20th July 2017
By Peter Argyle, CNPA Convener
There can be no doubt about the importance of tourism to the economy of the Cairngorms National Park and equally no doubt as to the attractiveness of our landscapes, nature and culture to visitors. And whilst, as with almost everything in the modern world, Tourism is in a state of almost constant change – driven in no small measure by new technologies – there are nonetheless fundamentals that do not change.
The evidence clearly demonstrates that many visitors, particularly those from overseas, come to the Park because it is a National Park. This vital status is recognised world-wide as an indicator of somewhere special; not a marketing ploy but a recognition of the genuinely world-class environment in the widest sense. That we are a National Park is a hugely important part of our visitors’ decision-making.
And we know too that they are not disappointed. The Visitor Survey of a couple of years back amply demonstrated that visitors coming here for the first time come with very high expectations but leave with those expectations exceeded; the Cairngorms National Park was even better than they thought and dreamed it would be.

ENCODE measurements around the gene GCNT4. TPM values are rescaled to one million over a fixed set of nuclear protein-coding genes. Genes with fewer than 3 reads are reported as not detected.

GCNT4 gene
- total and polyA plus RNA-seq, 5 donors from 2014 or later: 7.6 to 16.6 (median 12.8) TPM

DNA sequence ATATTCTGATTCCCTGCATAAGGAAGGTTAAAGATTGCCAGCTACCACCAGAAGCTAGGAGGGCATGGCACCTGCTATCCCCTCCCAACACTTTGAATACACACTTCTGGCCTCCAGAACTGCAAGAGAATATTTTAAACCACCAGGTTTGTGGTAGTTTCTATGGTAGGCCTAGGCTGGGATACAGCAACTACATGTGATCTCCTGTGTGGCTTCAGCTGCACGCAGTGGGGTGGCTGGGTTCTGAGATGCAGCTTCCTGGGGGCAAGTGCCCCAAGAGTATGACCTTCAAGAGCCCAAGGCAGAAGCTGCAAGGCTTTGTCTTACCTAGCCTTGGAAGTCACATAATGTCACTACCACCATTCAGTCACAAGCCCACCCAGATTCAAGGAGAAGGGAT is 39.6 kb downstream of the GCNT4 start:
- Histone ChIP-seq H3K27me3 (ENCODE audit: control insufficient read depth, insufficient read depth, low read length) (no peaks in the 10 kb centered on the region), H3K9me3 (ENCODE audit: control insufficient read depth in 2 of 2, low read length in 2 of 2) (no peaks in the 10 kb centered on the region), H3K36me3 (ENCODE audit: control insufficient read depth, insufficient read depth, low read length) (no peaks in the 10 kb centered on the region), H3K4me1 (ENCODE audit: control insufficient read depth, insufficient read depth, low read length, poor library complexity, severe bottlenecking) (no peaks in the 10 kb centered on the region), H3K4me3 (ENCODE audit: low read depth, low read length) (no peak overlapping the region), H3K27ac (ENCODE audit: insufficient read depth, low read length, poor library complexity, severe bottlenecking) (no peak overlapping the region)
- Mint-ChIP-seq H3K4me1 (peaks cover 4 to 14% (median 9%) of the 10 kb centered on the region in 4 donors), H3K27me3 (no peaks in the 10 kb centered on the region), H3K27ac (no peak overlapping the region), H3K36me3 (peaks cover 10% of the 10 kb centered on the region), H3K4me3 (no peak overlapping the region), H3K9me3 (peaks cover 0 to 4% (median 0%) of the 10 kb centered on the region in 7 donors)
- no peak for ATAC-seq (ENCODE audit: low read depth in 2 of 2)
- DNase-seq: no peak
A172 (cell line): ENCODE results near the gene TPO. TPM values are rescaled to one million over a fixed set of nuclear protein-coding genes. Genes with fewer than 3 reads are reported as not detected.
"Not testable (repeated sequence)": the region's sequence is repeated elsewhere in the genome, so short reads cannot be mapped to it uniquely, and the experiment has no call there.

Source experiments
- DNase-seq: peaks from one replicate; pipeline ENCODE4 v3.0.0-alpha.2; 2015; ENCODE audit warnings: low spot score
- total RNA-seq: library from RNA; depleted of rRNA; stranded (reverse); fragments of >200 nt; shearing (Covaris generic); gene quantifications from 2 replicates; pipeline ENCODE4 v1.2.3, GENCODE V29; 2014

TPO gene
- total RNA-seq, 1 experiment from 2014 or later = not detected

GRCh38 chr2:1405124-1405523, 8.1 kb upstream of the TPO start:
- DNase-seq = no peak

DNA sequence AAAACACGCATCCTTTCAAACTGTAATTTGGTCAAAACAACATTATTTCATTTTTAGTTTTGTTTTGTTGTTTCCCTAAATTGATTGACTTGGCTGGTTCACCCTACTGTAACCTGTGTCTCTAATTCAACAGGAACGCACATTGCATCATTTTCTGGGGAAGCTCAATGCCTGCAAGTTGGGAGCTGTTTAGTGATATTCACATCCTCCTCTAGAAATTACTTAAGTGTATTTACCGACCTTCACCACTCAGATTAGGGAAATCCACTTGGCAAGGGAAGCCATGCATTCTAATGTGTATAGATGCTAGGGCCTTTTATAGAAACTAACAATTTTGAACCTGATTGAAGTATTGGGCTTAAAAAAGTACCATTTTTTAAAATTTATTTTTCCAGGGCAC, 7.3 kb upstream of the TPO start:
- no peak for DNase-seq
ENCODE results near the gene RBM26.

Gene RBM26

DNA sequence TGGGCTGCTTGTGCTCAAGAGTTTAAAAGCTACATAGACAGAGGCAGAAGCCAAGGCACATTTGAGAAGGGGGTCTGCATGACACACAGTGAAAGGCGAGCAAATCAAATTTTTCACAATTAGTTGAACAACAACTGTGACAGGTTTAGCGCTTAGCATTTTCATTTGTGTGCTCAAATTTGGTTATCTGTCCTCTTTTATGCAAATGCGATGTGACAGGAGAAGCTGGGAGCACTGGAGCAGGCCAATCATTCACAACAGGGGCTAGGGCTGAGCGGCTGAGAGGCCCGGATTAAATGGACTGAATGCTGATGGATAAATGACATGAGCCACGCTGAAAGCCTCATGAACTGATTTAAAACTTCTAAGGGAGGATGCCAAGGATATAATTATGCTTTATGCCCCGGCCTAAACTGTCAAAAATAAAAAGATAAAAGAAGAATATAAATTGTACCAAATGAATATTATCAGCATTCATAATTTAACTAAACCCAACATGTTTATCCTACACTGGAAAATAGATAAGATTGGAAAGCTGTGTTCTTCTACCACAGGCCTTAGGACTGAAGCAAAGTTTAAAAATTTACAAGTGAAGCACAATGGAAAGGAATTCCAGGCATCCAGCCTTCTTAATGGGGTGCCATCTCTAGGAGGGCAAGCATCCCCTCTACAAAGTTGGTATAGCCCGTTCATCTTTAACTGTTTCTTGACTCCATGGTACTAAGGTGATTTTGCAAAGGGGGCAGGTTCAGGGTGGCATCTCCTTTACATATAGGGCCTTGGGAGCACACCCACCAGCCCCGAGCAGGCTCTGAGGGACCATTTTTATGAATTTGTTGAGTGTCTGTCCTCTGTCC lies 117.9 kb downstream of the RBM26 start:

This for me was the stand-out statistic from the survey but it is also one that puts a burden on all of us who are in some way or another involved in Tourism within the Park. I would suggest that that includes everyone who lives and works here, not just those operating Tourism businesses or services. We all have a part to play. It includes the person who takes time to give a visitor directions. It includes the approach of the folk behind the counters in petrol stations or shops every bit as much as folk working in Tourist Information Centres.
Looking back to my first period of the CNPA, back in 2003 and the visits the new Board made around the Park, I have no hesitation in saying that the whole approach to visitors, the entire tourism offering within the park has improved massively and this can only be to the benefit of all.
Which is not to say there are not challenges ahead. The subject of Tourism cannot be discussed without the matter of broadband being raised within seconds. There are still gaps in the infrastructure needing to be filled. Travel, by means other than a private car, leaves much to be desired. And looming behind all of this, the whole question of Brexit and the impact it will, may or could have on the whole sector. The only certainty on that score as I write is that nothing is certain and that uncertainty is extraordinarily unhelpful for businesses within the Park as they plan ahead.
But the rocks and the mountains remain. Tourists and visitors have been coming here since the days when it was realised that mountains and wild lands are beautiful. The details may change. The technologies change all the time, along with our approach, the way we travel, dress, talk and think. But the Cairngorms remain, giving us all an incomparable asset and of course an unparalleled duty – I won’t say burden.